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6 Cruel Proofreading Traps to Avoid

Don't let poor proofreading cost you your job
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Office Management

6 cruel proofreading traps to avoid

By Robert Lentz

Proofreading is a little like building a 50-foot cement wall to keep out an invading army: Thousands of soldiers are repelled, and then a tiny ant crawls under the wall, bites you on the ankle and you're out of commission.

In every document are annoyingly small traps looking to take you down if you're not careful. Knowing grammar and punctuation inside and out, and putting a spell-checker through its paces, can only take you so far.

A misplaced decimal, a name spelled wrong, a word misused, a number transposed — brush it off and the consequences can be dire. Don't leave this important task to chance.

Remember these tips when reading something one last time before giving it the thumbs-up:

1. Look for the elephant in the room. The big bold text in headlines has a way of slipping right past our consciousness — after all, how could anyone make an error in such a prominent space? Ask the people who misspelled "college" on a huge banner spread across a baseball team's dugout during a nationally televised game in 2013.

2. Hyphens can be harsh. A word split in two by a hyphen and continued on the next line is a devious thing; when text breaks, your mind does an invisible double-take and is susceptible to a swindle. Make sure nothing was left behind or added accidentally when that dash jumped into the fray.

3. Stamp out identity theft. Does Bob stay Bob throughout your document, or did he suddenly become Pete? Sometimes a search-and-replace doesn't quite update everything, and name consistency is not typically something you focus on during the first or even second read.

4. Do the math. Simple addition and subtraction is almost never checked with a calculator when someone writes a piece. Come on, who would bother when seven times five is, and always has been, 42? Oops. Look at every number carefully — dates too. Are you just assuming the 14th of March is a Sunday because someone wrote it down that way? Inaccurate dates can be a stealthy assassin to a proofreader.

Learn to proofread with perfection, get a grasp on grammar rules and sharpen your editing skills. If you need your written communication letter-perfect, we can help. Polish your writing with Proofread with Perfection: Proofreading and Editing Techniques for Flawless Communication.

5. Count your bullets. This article is called "6 cruel proofreading traps to avoid." Now, count how many we actually describe. Yes, the numbers match up. (They do, don't they? Please say yes.) No one deleted or added one at the last minute — this time, but it could easily happen, making you look arithmetically challenged.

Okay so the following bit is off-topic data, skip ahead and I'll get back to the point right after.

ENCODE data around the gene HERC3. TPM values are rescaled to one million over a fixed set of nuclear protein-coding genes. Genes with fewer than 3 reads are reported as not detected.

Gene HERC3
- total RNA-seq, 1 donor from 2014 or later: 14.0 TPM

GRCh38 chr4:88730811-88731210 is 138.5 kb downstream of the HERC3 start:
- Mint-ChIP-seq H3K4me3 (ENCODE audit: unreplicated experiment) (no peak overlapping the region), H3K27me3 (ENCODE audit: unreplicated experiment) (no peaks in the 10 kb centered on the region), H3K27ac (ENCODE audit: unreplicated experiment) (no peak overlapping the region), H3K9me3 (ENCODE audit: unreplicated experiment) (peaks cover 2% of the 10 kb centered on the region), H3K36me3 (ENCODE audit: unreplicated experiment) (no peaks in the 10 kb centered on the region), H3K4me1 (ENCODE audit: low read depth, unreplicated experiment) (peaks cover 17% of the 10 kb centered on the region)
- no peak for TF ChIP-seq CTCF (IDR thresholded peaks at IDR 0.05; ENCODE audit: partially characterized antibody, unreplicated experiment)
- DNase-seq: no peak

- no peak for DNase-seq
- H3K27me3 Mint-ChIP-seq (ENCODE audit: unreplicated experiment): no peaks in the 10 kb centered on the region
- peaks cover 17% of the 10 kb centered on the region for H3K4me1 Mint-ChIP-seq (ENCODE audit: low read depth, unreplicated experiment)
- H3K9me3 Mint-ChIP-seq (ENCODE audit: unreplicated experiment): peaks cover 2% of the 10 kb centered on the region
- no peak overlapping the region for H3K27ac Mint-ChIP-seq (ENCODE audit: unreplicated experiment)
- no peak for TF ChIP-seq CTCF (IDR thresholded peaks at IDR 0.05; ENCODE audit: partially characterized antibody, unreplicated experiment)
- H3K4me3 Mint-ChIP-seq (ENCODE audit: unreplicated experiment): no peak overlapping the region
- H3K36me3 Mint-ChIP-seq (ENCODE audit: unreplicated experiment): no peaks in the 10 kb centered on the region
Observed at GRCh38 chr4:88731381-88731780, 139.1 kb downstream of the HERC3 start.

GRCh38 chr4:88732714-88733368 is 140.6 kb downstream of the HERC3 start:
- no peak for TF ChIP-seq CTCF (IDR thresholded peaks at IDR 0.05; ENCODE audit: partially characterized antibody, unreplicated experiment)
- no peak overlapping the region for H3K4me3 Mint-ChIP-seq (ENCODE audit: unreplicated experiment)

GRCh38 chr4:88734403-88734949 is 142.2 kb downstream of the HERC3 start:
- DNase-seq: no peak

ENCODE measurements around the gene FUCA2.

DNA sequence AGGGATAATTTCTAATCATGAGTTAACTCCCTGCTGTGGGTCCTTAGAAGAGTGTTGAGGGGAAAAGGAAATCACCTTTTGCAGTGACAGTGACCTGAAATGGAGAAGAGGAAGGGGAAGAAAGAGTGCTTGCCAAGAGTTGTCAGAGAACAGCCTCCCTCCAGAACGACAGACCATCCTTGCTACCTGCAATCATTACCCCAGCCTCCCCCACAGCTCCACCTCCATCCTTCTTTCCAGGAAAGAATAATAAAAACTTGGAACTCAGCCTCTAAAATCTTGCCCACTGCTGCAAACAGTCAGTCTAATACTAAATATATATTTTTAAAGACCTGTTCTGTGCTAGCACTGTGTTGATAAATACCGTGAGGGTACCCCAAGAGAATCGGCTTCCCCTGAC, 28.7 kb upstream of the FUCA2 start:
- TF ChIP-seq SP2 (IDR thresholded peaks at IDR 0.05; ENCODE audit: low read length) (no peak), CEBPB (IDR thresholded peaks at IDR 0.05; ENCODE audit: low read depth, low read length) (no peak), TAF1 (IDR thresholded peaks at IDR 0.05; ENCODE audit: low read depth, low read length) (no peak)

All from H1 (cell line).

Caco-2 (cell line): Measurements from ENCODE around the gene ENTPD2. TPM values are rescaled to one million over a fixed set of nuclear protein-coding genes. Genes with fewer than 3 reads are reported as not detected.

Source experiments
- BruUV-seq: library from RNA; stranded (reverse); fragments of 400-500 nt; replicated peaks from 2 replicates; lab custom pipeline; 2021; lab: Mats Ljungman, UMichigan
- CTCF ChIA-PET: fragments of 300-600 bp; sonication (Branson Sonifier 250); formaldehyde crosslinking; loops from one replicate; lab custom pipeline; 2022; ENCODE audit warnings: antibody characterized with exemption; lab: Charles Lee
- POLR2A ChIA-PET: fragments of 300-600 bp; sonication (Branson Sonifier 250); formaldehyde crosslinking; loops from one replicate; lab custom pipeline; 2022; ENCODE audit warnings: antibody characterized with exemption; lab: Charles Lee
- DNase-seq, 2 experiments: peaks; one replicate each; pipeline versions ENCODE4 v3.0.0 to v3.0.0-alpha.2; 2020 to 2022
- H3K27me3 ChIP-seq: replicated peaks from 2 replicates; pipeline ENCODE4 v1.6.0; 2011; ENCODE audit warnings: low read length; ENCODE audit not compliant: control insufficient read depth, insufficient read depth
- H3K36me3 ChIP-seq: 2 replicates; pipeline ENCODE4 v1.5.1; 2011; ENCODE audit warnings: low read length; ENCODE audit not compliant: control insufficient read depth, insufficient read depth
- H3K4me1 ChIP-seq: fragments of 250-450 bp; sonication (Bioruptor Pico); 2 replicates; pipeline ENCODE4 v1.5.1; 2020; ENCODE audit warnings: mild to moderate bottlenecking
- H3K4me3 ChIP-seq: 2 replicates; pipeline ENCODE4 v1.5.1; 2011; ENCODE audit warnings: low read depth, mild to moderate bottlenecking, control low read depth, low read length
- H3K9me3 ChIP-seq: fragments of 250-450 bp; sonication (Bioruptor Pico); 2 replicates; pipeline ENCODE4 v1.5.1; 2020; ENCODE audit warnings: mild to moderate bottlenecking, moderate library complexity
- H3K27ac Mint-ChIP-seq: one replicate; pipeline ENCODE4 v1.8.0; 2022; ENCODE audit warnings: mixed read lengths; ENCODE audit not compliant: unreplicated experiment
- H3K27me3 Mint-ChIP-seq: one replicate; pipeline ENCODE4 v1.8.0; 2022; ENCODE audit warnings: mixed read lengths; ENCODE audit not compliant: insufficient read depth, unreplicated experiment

6. A picture is worth a thousand headaches. So, those photos that have been placed so artistically inside the document … they do actually match up with the text, right? You never know when someone's left an old picture where it shouldn't be, or they've simply grabbed the wrong one. And then there's the one-in-a-thousand chance that a picture's position on the page syncs up with text you don't want it to, creating unfortunate (and sometimes bizarre) connections in the reader's mind.

Now make a bold final charge against pesky typos

When you're 99.9% sure your document is gold, try the following to recalibrate your mind and detect what may still be cleverly hiding:

1. Run the pages through the copier to produce something twice their normal size and be amazed at what you spot when sentences get huge.

2. Read the document while standing up, or lying down, or in some other slightly unusual position. Just come at it from a slightly different physical angle.

3. Find everything totally fascinating. Pore over the material as if you're not looking for errors at all; you're just a fan of the subject matter and immersing yourself like a reader would. You'll make different connections and new logical inferences.

On Monday, June 13, Fred Kniggendorf, Ph.D., will discuss the most common types of errors, what you can do to catch — and fix — them, and the skills you need to produce effective, error-free communication.

Program highlights:
  • When to use a comma before the seven coordinating conjunctions
  • How to practice proofreading by watching the news on television
  • One very outdated proofing tip you'll hear about at practically every writing seminar
  • Why it's important that you have a style guide available when you write
  • Fred KniggendorfShould bulleted items have periods? We'll talk about it!
  • Why you need to know basic punctuation rules
  • How to recognize trite and overused business words and phrases ("Pursuant to," "We are in receipt of") and some suggestions of what to use instead
  • What to look for when proofing and editing displayed and paragraphed lists
  • Editing out wasted words (e.g., "that are," "which is," "who was")
  • Why you should read a document aloud. (You'll catch errors and determine how it will sound to the reader as they sub-vocalize.)
Most readers of reports and emails are skeptical of the information contained in documents that are riddled with easily corrected surface errors. Don't let yours be one of them. Register for Proofread with Perfection now!
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